Cape Town – The West Coast – or Weskus, as the locals call it – is one of the few places in Africa where the ancient heritage of Africa’s original people can still be found. And more than that... it is where that heritage is still lived and celebrated.
Here, ancient rock paintings, dating back as far (or even further) as the Egyptian pyramids, tell the tales of travellers long before us - of people who understood and respected the land. Apart from what is set in stone, the people living and sharing their life experiences on SA's West Coast can also tell you about southern African heritage, culture and history themselves.
The stories of the San people, some of the very first inhabitants of Africa, are told at the !Kwa Ttu San centre, for example. But don't go expecting a museum tour or video presentation of what life 'used to be like'.
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Here’s the beginner’s guide to having a real, local-like adventure in the West Coast interior...
Go back to your roots at !Kwa Ttu San
The team at !Khwa Ttu San is doing tremendously significant work to make a difference to the lives of the San people, and the environment they’re in. The centre’s mission is reflected in the experience they offer guests – a genuine insight into the lives of the people who first lived and survived on South African soil.
Every visit to the heritage centre is different. When Traveller24 visited in April this year, one of the San women who work and live at the !Khwa Ttu San centre explained the courting rituals of young San men and women.
Scroll through the collection to see the San story-telling...
Apart from learning about old San traditions, the space is an interactive one to learn about the complex languages of the San groups, as well as the peoples' relationships to their surroundings - both today and in times past.
The tea tasting done at !Kwa Ttu San, with herbs grown in their endemic garden, for example, gives visitors a (very bitter, but very healthy) taste of San heritage.
If you choose to stay over, you can sleep in the tented camp and enjoy a cup of rooibos tea around a bonfire under the stars before going to bed.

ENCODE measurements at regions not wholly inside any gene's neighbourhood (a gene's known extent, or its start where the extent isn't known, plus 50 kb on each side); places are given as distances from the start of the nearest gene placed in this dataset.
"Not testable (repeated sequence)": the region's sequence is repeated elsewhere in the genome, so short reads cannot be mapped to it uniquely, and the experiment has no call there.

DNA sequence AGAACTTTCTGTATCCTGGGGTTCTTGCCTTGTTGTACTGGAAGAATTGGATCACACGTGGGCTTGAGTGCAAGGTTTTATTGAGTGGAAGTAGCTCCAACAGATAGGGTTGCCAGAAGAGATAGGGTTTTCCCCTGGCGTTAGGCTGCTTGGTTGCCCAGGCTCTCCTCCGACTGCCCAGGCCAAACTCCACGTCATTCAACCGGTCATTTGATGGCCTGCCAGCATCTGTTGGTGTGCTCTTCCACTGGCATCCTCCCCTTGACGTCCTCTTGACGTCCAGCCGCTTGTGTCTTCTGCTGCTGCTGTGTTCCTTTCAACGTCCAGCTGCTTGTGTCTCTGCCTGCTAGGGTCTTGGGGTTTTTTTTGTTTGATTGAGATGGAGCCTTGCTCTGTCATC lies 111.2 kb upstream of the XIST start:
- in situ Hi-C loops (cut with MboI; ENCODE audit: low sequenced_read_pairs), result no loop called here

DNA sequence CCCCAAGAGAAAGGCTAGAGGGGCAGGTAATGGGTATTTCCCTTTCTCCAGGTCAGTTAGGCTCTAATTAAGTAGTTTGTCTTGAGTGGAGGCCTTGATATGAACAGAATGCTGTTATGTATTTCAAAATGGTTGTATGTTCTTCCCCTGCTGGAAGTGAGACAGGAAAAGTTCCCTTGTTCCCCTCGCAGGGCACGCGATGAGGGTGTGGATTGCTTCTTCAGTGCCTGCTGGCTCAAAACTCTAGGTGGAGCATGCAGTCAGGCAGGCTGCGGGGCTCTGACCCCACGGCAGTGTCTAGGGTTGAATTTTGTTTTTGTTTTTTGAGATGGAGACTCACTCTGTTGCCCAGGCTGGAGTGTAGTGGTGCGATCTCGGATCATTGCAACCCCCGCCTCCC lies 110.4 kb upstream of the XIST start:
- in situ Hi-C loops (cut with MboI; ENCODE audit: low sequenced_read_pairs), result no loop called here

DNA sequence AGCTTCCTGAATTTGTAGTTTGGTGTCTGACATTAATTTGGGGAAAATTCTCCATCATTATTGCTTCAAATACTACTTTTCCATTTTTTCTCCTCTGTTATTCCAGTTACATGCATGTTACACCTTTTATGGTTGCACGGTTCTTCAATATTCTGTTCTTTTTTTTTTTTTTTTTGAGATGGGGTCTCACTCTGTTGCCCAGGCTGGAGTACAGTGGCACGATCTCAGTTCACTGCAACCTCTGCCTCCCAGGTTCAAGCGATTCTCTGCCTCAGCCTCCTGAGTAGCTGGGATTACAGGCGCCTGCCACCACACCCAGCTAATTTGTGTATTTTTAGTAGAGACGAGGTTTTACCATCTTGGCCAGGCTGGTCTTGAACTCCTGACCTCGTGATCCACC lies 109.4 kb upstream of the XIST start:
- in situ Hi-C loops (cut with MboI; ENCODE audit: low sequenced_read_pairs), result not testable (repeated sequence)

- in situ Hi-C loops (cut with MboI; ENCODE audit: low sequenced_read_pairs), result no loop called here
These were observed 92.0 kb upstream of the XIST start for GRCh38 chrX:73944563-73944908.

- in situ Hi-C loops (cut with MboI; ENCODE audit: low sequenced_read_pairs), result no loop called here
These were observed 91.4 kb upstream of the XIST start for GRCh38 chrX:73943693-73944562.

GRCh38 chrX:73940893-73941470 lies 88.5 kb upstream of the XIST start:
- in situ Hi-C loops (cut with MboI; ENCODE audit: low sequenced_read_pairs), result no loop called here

Swim in the Olifants River
The Olifants River rises in the Winterhoek Mountains north of Ceres and flows to its estuary near Papendorp in the north-west through a deep, narrow valley that widens and flattens into a broad floodplain below Clanwilliam.
The river also passes Highlanders Campsite, a guest farm for overlanding trucks and campers, and the perfect playground if you’re looking to escape the unforgiving Northern Cape West Coast heat.
Sparky, the owner of the Highlanders Campsite, will happily take campers on the property down to the river on the back of his old ‘bakkie’.
Swimming in the Olifants River is like a remedy to the soul – the squish of the greenish mud between your toes as you dive into the murky water is something we only get to saviour as kids… but who said age should determine when to stop having good, clean fun?
Hike the Cederberg to see ancient rock drawings
You cannot visit the interior West Coast and not view the ancient art on the Sevilla Rock Art Trail.
This self-guided 4km walk in the Cederberg is between 800 and 8 000 years old. Although there is still some controversy over the age of rock art, the latest dating methods show that the oldest specimens of this San bushman legacy are more than three times older than the Egyptian pyramids!
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The hike is a beautiful one, and there are rock art around every corner – literally. Nine official sites with clear ancient drawings are pointed out to hikers through signposts and a guide booklet – but see if you can find some other, smaller rock artworks that aren’t listed in the book...
You can get information about the self-guided walk at the Traveller's Rest farm stall. It’s also the official start of the Sevilla Rock Art Trail.
Sandboard the dunes of Atlantis
Who knew that there are stretches of white sand dunes as far as the eye can see just outside of Atlantis, just a stone throw from the Cape!?
If you’re in the mood to get a mouth, head and face full of sand and have the best time doing it, you should definitely check out Sandboarding in Atlantis.
If you’re not into sandboarding, you can also hire 4-wheelers and ramp over the dunes, but the local’s prefer sandboarding.
There are a few sandboarding operators that take out group to the dunes, but one in particular, is of immense benefit to the local youngsters. Mamba Sandboarding encourages boys from the troubled Atlantis settlement nearby to spend their time and energy on the dunes, rather than in becoming gangsters and criminals. Read more about it here: WATCH: Atlantis sandboarders masters of the dunes
Eat and Drink local
This may not sound too adventurous – until you sit down and actually eat and drink with the locals. These guys know good food and drink, and they welcome a good party when it comes their way. The West Coast offers one of the best craft food and drink scenes in SA.
If you’re after craft beer, Darling Breweries will pour you a cold one on the double. For wine, Riebeek Valley, Groote Post and even Trawal offer a taste of the season. And if hunger strikes, you can indulge in some handmade fare including charcuterie from The Flying Pig and olives from Riebeek Kasteel.
The best part about eating and drinking local is that you get to spend time with the locals doing so – and boy, that is an adventure in itself!
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